How to build EverParse from source

You may want to use the sources instead of the binary package in any of the following cases:

  • You are on a non-x86_64 platform (however, there is no guarantee that the sources will compile under any such non-x86_64 platform.)
  • You are not on Windows or Linux (however, there is no guarantee that the sources will compile under any such non-Windows-Linux system.)
  • You want to use your own copy of F*, KReMLin or z3.
  • You want to contribute to EverParse.

To this end, you must first install dependencies, then compile the sources.

Install dependencies

EverParse, F* and KReMLin are all components of the Everest project. Thus, the best way to install dependencies is to use the Everest script, as described below following the website of the Everest project, which EverParse is a member of.

Windows

Building EverParse on Windows requires Cygwin. Instead, you could also use the Windows Subsystem for Linux (WSL) and act as if you were on Linux (see below), but this has not been officially tested by anyone in the Everest project; you will obtain Linux binaries instead.

  1. Install Cygwin.
  2. Clone the Everest repository from GitHub.
  3. From inside the origin directory of the clone, run ./everest check and follow the instructions on how to install compilation dependencies (OCaml, etc.) ./everest check will automatically install all such compilation dependencies, but you may need to re-run it several times after refreshing the environment.

Linux

  1. Install opam, a package manager for the OCaml ecosystem.

    Note

    You need to install opam 2.x, so beware of older distributions such as Ubuntu 18.04 packaging opam 1.x by default. The opam web page gives detailed installation instructions to install opam 2.x.

  2. Make sure the system packages corresponding to the following commands are installed:

    • GNU cp
    • GNU date
    • diff
    • find
    • gcc
    • GNU getopt
    • git
    • GNU make
    • patch
    • GNU sed
    • wget
    • which
  3. Run opam init --compiler=4.12.0 and follow the instructions. This will install OCaml.

    This step will modify your configuration scripts to add the path to OCaml and its libraries to the PATH environment variable every time you login, so you may need to evaluate those configuration scripts again or log out and back in for such changes to take effect.

    Note

    You need to specify an OCaml version number (between 4.08.0 and 4.12.x), so that OCaml will be installed in your user profile, because some EverParse dependencies do not work well with a system-wide OCaml. Thus, if opam says that there is an ambiguity, you should re-run opam init with the non-system package for OCaml.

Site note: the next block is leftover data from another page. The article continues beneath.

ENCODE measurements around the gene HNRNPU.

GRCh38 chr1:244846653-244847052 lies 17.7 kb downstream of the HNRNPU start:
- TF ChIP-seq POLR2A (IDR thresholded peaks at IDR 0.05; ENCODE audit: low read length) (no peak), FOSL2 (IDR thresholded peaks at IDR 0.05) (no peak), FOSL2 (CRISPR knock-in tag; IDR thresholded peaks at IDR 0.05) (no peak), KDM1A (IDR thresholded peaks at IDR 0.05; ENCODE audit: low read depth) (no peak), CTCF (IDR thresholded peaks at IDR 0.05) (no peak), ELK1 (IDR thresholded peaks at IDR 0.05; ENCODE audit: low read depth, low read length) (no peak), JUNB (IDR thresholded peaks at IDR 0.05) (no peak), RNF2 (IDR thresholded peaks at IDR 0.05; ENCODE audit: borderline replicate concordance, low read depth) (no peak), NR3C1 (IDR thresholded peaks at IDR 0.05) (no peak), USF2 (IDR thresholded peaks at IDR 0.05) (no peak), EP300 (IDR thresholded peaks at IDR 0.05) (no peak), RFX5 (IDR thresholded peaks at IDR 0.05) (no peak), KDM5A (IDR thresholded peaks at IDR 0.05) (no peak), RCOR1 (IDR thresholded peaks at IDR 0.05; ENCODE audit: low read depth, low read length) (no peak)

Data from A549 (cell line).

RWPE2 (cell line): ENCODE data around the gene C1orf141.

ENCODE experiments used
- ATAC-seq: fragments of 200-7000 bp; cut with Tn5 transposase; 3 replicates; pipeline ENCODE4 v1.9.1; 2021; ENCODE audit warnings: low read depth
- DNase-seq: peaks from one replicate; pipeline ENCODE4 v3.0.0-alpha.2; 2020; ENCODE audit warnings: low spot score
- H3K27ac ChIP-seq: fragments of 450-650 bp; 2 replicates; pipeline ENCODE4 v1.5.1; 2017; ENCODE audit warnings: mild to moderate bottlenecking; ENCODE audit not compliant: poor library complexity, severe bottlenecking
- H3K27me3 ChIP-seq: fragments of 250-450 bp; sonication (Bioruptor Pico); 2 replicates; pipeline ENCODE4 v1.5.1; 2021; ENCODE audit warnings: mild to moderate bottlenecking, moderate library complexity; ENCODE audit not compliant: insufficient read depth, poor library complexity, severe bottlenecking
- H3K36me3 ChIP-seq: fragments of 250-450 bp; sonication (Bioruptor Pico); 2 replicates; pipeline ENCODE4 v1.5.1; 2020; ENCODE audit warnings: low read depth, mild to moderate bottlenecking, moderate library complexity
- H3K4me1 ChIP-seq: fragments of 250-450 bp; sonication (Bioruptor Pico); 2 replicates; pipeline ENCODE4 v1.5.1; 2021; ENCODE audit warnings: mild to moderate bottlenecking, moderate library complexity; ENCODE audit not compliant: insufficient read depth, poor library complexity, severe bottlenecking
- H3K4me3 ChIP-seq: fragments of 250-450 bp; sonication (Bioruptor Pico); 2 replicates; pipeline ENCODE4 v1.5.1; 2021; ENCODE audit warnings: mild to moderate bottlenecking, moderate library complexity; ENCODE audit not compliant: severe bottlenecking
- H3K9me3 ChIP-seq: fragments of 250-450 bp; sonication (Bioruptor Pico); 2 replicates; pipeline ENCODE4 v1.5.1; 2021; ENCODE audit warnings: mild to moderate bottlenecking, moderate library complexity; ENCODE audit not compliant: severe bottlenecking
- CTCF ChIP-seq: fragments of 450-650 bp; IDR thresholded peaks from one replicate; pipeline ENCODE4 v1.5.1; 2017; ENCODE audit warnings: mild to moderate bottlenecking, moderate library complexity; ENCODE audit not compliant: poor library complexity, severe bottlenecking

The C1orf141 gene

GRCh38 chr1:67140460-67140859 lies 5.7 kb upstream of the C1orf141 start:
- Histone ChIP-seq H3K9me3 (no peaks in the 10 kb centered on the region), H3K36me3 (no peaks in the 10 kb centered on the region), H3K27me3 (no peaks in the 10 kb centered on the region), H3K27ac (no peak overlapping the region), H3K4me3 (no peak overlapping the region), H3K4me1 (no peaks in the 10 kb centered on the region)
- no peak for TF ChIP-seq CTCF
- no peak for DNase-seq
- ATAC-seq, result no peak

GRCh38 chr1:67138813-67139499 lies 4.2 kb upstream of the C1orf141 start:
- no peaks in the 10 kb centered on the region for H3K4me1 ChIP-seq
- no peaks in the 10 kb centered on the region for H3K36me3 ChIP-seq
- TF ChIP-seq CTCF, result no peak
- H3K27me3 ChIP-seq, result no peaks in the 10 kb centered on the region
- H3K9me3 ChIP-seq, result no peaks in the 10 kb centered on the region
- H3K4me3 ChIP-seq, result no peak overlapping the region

If this step fails, then you will need to remove the ~/.opam directory before trying again.

  4. Clone the Everest repository from GitHub.

  5. From inside the origin directory of the clone, run ./everest opam and follow the instructions. This step will install the relevant opam packages on which EverParse depends.

Compile the sources

There are two possible ways.

  • If your platform is not supported (or if binary releases do not work for some reason) and if you just want to rebuild EverParse, then you can build a binary package.
  • If you want to contribute to the EverParse sources, then you need to build in the source tree.

Build a binary package

If you just want to rebuild EverParse without contributing to its sources, you can build a binary package:

  1. Clone the EverParse repository .

  2. In the root directory of that EverParse clone, run one of the following commands:

    • make everparse

      That command will build ready-to-use binaries into the everparse/ subdirectory. That directory will behave as if you had downloaded and extracted a binary package archive from the releases page.

      This process is fully automatic. In particular, it automatically downloads a binary release of z3, and downloads and builds F*, KReMLin and EverCrypt.

      Note

      z3 is downloaded only for Windows or Linux. On other platforms, you need to have Z3 4.8.5 reachable from your PATH. You will most likely need to compile it from its sources.

      Note